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Legislation, Ordinances & Energy Codes: the Future for Outdoor Lighting David M. Keith, FIES IEEE Denver March 2003.

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Presentation on theme: "Legislation, Ordinances & Energy Codes: the Future for Outdoor Lighting David M. Keith, FIES IEEE Denver March 2003."— Presentation transcript:

1 Legislation, Ordinances & Energy Codes: the Future for Outdoor Lighting David M. Keith, FIES IEEE Denver March 2003

2 Overview Legislation –Colorado and six other states Ordinances –county, city and town jurisdictions Energy Codes –states level, and may become national Implications for the lighting industry –more work, deliverables and responsibilities

3 Colorado Legislation Colorado HB 01-1160 passed in 2001 It is declared policy of the state of Colorado to conserve energy, reduce glare, and minimize light trespass and pollution, and requiring state agencies and encourage local.. entities.. to use certain types of outdoor lighting fixtures … no provisions for enforcement

4 Colorado Legislation Full cutoff luminaire allows no direct light emissions above horizontal plane through luminaires lowest light-emitting part On or after July, 2002 any new fixture.. using state funds.. [must be] a full cutoff luminaire Full consideration given to costs, energy conservation, glare reduction, minimization of light pollution, preserve night environment

5 California Energy Code working to extend the current Title 24 Energy Code to outdoor lighting establish lighting zones across state establish lighting power density allowances for all zones and tasks establish restrictions on luminaire lighting distributions, time of day uses

6 California Energy Code Based technically on the Eley Associates Outdoor Lighting Research: California Outdoor Lighting Standards, presented at the June 18, 2002 workshop in some discussions in this report the technical basis is … questionable –LZ assignment & LPD value classify roadways –the calculations for parking lots

7 CEC: Outdoor Lighting Report Parking area typical for LPD calculation –9 sym. luminaires in regular 3x3 grid –locus of minimum illuminance identified –claims to be in compliance with IESNA RP-20-98

8 CEC Lighting Zones lighting zones imposed across entire state –defaults defined in legislation –jurisdictions may change an areas designation through a public process –CEC is to be informed of any proposed changes to zone designations –CEC may overrule any change proposed by a local jurisdiction

9 CEC Lighting Zones LZ1: Dark State parks, recreation areas, wildlife preserves LZ2: Low Rural as defined by 2000 US Census LZ3: Medium Urban according to 2000 US Census LZ4: High By special designation only

10 CEC Lighting Zones all special designated LZ areas restricted by –adjacent areas must be specified distance from areas with different LZ can only be changed if adjacent to an area already designated with the new LZ –size may only be so big in some dimension this is very poorly written and probably subject to revision

11 CEC Lighting Zones each lighting zone has its own: – Lighting Power Density (LPD) allowances –specific control requirements –specific equipment requirements uplight ratio allowances may be included –specific performance requirements maximum illuminance allowed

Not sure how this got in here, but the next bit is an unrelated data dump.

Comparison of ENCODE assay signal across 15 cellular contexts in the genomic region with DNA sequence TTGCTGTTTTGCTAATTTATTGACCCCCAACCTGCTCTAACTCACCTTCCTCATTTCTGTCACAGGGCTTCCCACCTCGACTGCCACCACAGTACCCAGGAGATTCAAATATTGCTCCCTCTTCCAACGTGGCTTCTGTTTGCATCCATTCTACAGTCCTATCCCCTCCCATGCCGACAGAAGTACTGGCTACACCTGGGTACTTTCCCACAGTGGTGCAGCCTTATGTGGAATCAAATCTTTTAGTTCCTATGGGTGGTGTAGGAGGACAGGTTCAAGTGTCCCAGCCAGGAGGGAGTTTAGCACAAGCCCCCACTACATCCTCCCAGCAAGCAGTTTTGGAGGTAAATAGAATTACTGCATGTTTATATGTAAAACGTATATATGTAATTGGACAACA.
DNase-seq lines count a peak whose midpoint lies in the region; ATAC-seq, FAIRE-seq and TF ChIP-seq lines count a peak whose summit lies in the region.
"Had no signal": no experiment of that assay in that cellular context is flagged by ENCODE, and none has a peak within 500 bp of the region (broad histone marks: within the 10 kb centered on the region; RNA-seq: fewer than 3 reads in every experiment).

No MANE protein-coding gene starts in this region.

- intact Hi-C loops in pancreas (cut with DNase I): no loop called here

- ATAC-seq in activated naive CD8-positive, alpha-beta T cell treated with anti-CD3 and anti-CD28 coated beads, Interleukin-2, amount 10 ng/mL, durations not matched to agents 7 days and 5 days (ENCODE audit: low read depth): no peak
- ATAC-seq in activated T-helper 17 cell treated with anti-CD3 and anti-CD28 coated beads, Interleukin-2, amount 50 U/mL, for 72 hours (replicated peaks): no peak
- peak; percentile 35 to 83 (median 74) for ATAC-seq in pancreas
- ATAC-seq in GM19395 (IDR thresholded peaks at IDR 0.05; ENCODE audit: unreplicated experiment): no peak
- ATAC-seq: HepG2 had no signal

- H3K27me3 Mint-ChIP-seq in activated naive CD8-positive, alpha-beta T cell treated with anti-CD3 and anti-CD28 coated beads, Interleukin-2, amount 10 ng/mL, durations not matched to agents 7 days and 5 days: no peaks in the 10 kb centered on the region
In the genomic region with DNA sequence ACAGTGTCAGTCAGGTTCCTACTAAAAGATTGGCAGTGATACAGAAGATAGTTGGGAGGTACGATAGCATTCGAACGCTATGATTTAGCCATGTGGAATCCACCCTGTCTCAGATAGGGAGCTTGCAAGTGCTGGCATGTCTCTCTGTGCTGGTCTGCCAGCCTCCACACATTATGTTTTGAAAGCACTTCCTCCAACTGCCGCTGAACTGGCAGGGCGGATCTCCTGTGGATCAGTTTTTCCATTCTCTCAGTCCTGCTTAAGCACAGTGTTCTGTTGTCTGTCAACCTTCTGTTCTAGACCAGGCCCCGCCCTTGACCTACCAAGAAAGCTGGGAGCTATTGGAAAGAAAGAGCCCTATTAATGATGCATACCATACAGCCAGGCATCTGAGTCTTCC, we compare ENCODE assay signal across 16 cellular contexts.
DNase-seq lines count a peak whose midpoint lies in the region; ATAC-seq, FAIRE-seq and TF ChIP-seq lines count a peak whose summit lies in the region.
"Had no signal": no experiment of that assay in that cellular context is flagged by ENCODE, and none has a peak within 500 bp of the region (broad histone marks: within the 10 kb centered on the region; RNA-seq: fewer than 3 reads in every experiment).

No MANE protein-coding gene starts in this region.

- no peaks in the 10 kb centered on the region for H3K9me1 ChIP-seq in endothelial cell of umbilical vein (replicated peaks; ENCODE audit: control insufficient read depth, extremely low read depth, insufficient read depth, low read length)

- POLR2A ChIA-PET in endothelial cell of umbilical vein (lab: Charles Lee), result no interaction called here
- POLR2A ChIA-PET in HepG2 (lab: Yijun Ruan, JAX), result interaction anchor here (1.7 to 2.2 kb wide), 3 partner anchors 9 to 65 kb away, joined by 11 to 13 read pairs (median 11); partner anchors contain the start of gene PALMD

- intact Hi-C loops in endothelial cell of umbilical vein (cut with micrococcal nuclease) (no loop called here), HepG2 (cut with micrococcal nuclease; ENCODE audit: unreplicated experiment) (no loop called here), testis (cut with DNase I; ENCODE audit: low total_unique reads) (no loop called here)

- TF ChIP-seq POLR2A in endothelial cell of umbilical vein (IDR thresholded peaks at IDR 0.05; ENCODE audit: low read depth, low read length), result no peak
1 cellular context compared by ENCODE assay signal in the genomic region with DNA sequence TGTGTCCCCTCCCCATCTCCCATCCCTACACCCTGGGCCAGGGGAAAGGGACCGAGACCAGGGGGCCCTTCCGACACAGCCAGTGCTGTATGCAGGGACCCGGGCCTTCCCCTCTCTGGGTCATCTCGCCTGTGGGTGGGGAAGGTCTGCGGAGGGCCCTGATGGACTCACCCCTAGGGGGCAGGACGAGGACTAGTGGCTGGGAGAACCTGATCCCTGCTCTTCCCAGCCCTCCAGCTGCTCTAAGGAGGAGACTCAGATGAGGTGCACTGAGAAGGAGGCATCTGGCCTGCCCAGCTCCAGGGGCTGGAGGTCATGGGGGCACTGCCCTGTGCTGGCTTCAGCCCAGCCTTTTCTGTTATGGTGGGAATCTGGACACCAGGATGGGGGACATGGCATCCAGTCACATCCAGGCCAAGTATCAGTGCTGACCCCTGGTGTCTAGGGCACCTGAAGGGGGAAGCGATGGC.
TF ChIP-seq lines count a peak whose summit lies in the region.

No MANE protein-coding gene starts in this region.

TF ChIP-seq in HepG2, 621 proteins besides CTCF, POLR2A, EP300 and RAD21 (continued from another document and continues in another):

12 CEC Details area definitions for different activities –Outdoor Sales Lot, Sales Canopy automatic controls for post-operating hours reduction of levels by 50% to 67% different areas around facility have different power allowances, non-transferable cutoff photometric distribution required for 175W & up

13 Model Lighting Ordinance organized by the International Darksky Association (IDA) working with national assortment of people considering a nation-wide set of existing ordinances, mostly Californias Title 24 trying to develop an ordinance that any jurisdiction can use as basis, then tweak to fit

14 Model Lighting Ordinance working from the California Title 24 will probably include –Lighting Zones 1 through 4 corresponding LPD limits corresponding photometric distribution limits –equipment & mounting restrictions –spill light and maximum illuminance limits –curfews and limits on security lighting

15 Local Lighting Ordinances Planning Dept., Zoning, Building, Land Use can be very simple - one page –no lighting shall create a nuisance –.. concentrated rays of light shall not shine onto other properties.. can be extremely complicated (as we shall see) can be technically confused or incorrect

16 Local Lighting Ordinances Similar goals to state legislation: –conserve energy –reduce glare –minimize light trespass and pollution provisions for enforcement –withholding permits and occupancy certificates –complaints leading to fines and imprisonment

17 Local Lighting Ordinances Applies to: –future developments (& existing?) –industrial & commercial –residential - at least multi-family Exempts (typically): –one or two family dwellings –public roadways, sports facilities Grandfathering: fixed period or at improvement

18 Local Lighting Ordinances control light levels –within site –at or just beyond property boundary restrict equipment, photometric distributions restrict installed lumens restrict time of operation require more extensive submittal for approval

19 Ordinances: Limit levels restrict the maximum illuminance level –typically measured horizontal at grade –this would be at the initial level (brand new) when the system is new the levels will be the very highest for the entire life of the system most lighting recommendations call for maintained values, at the low point of the maintenance cycle overall maintenance factors can be as low as 0.50 –can mean 2 or more calculations are necessary